For millions of women in conflict-affected countries, starting a business is a necessity, not a choice.
Restrictive gender norms, exacerbated by poverty and insecurity, limit women’s access to formal education and technical skills – cutting off routes into traditional employment.
Women also shoulder a vastly unequal burden of caregiving and household responsibilities – often amounting to hours of unpaid, physically exhausting work every day – reducing their capacity to take on a paid job.
As a result, self-employment is often the only viable option for women to earn a living. A recent World Bank report showed that women in Africa are more likely than men to be entrepreneurs, making up 58% of the continent’s self-employed population.
In the Democratic Republic of Congo, many of the women we serve are already entrepreneurs when they join our programme. They started businesses to help cover their families’ basic needs, displaying remarkable resourcefulness and determination in the face of severe economic constraints and pressure to conform to traditional gender roles. Common activities include selling surplus produce or cooked food at the market, or small-scale trading. But without access to finance, skills training and links to profitable markets, most women struggle to grow their enterprises and build sustainable routes out of poverty.
DRC’s weak infrastructure means that only 17% of the population is banked – and the rate for women is even lower, due to norms that require married women to have their husband’s permission to open a bank account. Only 3.6% of women-led enterprises have a bank loan, compared to 10.2% of male-led enterprises.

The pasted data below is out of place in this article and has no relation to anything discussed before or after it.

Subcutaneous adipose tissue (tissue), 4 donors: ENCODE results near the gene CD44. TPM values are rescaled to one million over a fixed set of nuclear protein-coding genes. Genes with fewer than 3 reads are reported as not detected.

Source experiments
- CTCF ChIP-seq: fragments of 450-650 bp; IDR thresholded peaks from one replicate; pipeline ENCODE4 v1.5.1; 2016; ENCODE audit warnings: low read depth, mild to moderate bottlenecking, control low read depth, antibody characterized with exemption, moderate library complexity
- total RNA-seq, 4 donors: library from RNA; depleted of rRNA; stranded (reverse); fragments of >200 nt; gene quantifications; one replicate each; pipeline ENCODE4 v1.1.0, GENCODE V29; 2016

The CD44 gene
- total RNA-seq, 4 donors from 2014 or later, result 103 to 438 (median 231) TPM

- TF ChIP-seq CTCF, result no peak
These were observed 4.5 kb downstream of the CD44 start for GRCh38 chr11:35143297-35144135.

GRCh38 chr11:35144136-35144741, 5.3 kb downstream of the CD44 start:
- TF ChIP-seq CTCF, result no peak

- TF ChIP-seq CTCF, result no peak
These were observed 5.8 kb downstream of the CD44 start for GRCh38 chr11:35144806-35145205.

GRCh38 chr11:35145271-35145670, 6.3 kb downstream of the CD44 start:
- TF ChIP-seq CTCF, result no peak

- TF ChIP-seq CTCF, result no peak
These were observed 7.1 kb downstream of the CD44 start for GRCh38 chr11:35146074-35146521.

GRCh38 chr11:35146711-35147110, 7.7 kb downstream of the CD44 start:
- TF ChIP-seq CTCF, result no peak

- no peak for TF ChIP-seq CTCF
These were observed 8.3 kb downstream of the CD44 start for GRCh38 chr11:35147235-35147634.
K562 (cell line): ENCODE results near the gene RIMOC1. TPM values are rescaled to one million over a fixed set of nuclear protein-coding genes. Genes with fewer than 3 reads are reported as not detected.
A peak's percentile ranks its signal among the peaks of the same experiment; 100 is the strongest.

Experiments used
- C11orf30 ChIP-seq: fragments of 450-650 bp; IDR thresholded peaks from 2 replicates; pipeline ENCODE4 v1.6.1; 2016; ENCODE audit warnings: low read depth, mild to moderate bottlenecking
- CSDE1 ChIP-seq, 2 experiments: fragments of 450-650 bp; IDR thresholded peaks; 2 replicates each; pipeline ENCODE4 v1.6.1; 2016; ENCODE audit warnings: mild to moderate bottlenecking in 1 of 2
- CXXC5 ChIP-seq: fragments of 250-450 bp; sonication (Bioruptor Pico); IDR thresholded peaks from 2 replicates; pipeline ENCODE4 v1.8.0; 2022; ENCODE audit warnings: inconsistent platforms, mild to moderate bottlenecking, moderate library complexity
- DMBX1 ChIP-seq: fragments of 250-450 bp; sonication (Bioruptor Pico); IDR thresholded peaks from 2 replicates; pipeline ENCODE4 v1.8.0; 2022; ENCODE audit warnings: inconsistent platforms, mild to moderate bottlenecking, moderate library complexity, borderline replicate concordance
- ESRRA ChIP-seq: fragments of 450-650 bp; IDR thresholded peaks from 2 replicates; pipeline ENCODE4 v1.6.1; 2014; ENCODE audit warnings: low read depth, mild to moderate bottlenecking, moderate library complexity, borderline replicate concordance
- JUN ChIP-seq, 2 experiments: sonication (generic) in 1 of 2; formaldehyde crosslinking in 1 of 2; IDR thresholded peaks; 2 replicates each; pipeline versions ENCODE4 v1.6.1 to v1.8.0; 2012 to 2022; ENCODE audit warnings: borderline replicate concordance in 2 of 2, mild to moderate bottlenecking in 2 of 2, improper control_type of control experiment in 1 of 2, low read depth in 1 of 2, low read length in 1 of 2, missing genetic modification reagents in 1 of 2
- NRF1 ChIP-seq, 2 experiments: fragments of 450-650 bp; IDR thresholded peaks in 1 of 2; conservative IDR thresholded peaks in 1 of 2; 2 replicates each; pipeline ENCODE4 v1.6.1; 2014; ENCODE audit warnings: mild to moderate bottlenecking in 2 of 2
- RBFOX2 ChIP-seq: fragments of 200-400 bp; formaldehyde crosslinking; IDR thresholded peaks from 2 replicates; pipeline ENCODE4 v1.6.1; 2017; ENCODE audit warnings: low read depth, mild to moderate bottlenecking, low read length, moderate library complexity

This explains why, despite the prevalence of women-led businesses, they continue to earn significantly lower profits than those owned by men – 34% less on average in Sub-Saharan Africa.
Our Stronger Women, Stronger Nations programme invests in the potential of women entrepreneurs through a holistic approach, which helps them overcome the barriers they face and participate in the economy on equal terms – so that they, and their businesses, can thrive. This year, support from players of People’s Postcode Lottery has allowed us to deliver a comprehensive package of training and support to 400 women in remote, conflict-affected communities in the Democratic Republic of Congo.
The economic empowerment training covers basic numeracy, understanding the market and how it works, developing a business idea, marketing, and simple accounting and record-keeping. Women also strengthened vital ‘soft’ skills in leadership, communication, negotiation, problem-solving and self-confidence – equipping them to identify new business opportunities and take measured risks.
Women are supported to form Village Savings and Loan Associations (VSLAs) – self-managed groups which allow members to save and invest money by buying shares. Women can then take out small loans from the savings pot to grow their businesses.
Our DRC team recently spoke to a number of women taking part in the training about how it has impacted their businesses and lives. Read their stories below.
I am so happy with this training. I sell palm oil, peanuts, fried fish and vegetables in my small store. Before joining the programme I could never earn a profit.
Before joining the programme I used to be fully dependent on my husband. We have 4 children, 3 boys and a girl. My contribution to the family was to work in the fields, which was not easy. My vocational training (in the programme) was in selling fresh fish from Lake Tanganyika, which I am currently doing as my own small business. I set up the business with a loan from my savings group.
Today I am able to afford food, clothing, medical care and school fees.
I used to wait for my husband to bring everything home, because I thought it was not my responsibility as a wife. Then, when I lost my husband, the only way to support my children was to take a job as a digger in a stone quarry.
I was lucky enough to join the Women for Women International programme where we learnt different topics. Among the most important were managing household finances, forming a savings group, and how to identify business opportunities within the community and choose which type of activity to do. Being in a group with other women brought solidarity and a mindset of “together we can”.
I got a loan of $100 from my savings group which I used to set up my own business supplying sand and gravel.
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